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Plan to colonize the moon and mars.

  1. Jun 21, 2010 #1
    I was recently thinking of a way to get to colonize mars and the moon and provide cheap travel between them, after building space infrastructure. First we put a von braun station in an eccentric orbit around the earth, Then when the station is closest to earth we take SSTO spaceplane and dock with the station. Then ride the elliptical orbit to the longest point of the semimajor axis. After that we take a small shuttle using VASIMR technology to a second station orbiting the moon. Then use an advanced lunar lander to get to the moons surface. Once on the moon build factories there to create more space infrastructure. In the long run it's cheaper to launch things off of the moon. I envision a future where the only things carried off of earth are humans. Then once you have a lunar industry going you can create an orbital shipyard to create a fleet of interplanetary spacecraft.

    Then we can reliably colonize the red planet. While we are colonizing the moon and building factories, stations, and spacecraft we could also utilize the mars to stay plan. the point being to establish a presense on the red planet while we build the infastrure required to make cheap reliable trips there possible. Now the interplanetary ships to get to mars and back would use centerfuges to simulate gravity on the 39 day voyage much liek the centerfuge used on the von braun stations. Also when they get to mars they will need to use a mars lander due to the fact that VASIMR powered craft can only operate in space and does not have suiable thrust to escape a planet's or moon's gravity.

    Now I know that to dock with a station you need to be in the same orbital path, but the point is to be able to live on the station.
    its cheaper then building a SSTO spaceplane that has two different engines and can create artificial gravity. Another problem is that
    taking off from the station that far away from earth might deorbit it. You would need a VASIMR engine to keep it stable. This technology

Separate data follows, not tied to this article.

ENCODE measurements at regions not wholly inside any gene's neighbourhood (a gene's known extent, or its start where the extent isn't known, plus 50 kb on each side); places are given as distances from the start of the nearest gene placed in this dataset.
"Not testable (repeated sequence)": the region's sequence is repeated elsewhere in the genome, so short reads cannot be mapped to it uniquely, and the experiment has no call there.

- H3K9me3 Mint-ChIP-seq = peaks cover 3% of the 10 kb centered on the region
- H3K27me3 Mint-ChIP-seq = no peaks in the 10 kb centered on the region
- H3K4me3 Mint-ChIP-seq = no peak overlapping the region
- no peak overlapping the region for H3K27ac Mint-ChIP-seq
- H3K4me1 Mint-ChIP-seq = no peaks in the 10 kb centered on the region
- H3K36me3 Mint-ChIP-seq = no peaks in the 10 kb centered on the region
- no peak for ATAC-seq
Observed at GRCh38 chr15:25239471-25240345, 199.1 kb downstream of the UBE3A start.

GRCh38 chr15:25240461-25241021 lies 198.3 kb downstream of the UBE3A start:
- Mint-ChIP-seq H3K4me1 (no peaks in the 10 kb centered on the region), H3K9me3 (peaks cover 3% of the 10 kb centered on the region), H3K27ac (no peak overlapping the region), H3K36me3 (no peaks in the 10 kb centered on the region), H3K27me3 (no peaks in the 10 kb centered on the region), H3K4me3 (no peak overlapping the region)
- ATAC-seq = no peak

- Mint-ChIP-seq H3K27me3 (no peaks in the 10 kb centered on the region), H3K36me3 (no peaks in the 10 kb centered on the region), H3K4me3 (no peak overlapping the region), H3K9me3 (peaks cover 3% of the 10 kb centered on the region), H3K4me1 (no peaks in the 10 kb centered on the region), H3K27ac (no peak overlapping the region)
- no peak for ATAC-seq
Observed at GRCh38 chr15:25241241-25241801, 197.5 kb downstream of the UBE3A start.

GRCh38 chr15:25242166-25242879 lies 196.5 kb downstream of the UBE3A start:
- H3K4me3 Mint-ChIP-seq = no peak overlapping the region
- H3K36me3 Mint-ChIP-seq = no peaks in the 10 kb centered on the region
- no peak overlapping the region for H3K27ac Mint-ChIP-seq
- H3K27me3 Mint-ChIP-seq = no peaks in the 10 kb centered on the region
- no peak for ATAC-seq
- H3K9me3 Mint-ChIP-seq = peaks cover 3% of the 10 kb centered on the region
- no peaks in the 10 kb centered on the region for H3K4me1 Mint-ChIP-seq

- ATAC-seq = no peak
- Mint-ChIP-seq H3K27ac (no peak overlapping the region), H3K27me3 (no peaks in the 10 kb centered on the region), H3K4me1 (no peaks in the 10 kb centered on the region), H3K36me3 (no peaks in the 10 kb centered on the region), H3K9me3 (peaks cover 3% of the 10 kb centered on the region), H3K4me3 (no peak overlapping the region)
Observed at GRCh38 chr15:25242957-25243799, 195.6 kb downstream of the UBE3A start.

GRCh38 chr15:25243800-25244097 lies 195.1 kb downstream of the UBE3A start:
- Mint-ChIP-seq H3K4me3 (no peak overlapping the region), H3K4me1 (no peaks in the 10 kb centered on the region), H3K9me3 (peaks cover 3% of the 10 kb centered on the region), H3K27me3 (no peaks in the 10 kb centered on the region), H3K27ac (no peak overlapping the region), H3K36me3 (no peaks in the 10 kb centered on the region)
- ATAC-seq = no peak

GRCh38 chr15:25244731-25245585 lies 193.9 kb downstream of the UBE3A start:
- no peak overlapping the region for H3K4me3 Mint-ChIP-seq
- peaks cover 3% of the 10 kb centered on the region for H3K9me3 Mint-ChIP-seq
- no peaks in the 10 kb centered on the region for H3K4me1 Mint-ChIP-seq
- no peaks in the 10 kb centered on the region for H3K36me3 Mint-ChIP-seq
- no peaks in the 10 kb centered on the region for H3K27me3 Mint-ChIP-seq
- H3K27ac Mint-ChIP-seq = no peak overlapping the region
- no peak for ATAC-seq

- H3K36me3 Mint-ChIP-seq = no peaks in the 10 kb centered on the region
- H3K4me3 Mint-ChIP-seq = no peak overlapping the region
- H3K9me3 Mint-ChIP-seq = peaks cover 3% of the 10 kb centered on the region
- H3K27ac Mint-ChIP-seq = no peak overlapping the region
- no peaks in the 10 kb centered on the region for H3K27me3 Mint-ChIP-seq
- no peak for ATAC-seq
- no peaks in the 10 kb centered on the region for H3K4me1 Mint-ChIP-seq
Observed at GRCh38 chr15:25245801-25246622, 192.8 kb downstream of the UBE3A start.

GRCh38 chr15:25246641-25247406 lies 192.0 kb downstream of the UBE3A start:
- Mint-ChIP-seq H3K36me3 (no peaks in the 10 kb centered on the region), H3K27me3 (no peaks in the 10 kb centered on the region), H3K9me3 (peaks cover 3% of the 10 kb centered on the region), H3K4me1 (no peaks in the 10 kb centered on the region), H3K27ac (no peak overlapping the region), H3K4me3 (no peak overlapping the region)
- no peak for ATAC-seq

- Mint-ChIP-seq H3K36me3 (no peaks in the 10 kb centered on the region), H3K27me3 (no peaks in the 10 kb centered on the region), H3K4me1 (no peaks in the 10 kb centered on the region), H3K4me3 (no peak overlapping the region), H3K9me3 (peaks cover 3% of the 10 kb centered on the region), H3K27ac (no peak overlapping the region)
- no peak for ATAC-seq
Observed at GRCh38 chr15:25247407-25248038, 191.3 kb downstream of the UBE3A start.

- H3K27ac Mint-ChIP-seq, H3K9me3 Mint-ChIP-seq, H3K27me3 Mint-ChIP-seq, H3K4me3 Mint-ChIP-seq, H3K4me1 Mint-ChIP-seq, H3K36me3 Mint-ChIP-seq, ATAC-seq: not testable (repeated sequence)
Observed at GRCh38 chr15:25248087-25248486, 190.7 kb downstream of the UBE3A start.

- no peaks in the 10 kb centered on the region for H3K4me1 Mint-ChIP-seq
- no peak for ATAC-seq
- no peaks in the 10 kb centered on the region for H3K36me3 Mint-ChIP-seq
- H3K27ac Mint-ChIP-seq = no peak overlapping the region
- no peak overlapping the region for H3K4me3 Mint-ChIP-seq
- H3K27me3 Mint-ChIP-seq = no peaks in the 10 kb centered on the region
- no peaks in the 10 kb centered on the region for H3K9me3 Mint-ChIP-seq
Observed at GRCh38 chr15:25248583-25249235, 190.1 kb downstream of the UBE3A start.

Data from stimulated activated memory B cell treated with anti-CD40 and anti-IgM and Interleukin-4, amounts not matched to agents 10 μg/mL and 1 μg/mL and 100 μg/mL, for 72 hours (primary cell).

is already in the works, NASA plans on testing the VASIMR on the ISS in 2012.


    Pros
    1.Everything is reusable once the project is completed
    2.Much cheaper in the long run.
    3.It will allow reliable cheap travel to the moon and eventually mars.
    4. The VASIMR shuttle only needs solar power and argon to function in earth to moon distances.

    Cons
    1.Large upfront cost.
    2.You need to devolp new advanced nuclear technology to power the interplanetary ships.

    Links:
    VASIMR:http://www.adastrarocket.com/aarc/
    Mars to stay:http://en.wikipedia.org/wiki/Mars_to_Stay
    Von braun stations:http://www.astronautix.com/craft/vonation.htm


    is this a feasible plan assuming you get proper funding?

    Also I am 16 years old
     
  2. jcsd
  3. Jun 21, 2010 #2

    sophiecentaur

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    I can't really imagine that we could ever afford to 'colonise' in any real sense - bearing in mind that humans can't even make efficient or responsible use of what they have on Earth. The cost of maintaining any sizeable human presence on the Moon or Mars would be enormous and self sufficiency is unlikely.
    It's not going to be a re-run of the Wild West / New World colonisation. The situation is far different.

    My personal fave is the 'space elevator' as a low cost (energy) method for getting out into a suitable orbit for serious space exploration.
     
  4. Jun 21, 2010 #3
    How do you plan on building that?
     
  5. Jun 21, 2010 #4
    The space elevator can't work unless the mass flow is a net zero up and down. You need to impart a huge transverse momentum as you climb. (surely this has been adressed in this forum already I hope.)
     
  6. Jun 21, 2010 #5
    Yes but what do you think of my plan?
     
  7. Jun 21, 2010 #6
    I think it's a fantastic plan.
     
  8. Jun 21, 2010 #7
    Thank you! Anyways i was thinking the only way for it to be properly funded if it became A massive international project.
     
  9. Jun 21, 2010 #8

    Integral

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    Great idea, but you need to do it commercially, not as a govt project.


    Start rasing $$$
     
  10. Jun 21, 2010 #9
    How can the private sector raise that much? One von braun station will cost more then the ISS.
     
  11. Jun 21, 2010 #10

    russ_watters

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    Welcome to PF, and it is good that you are thinking about this kind of thing at your age.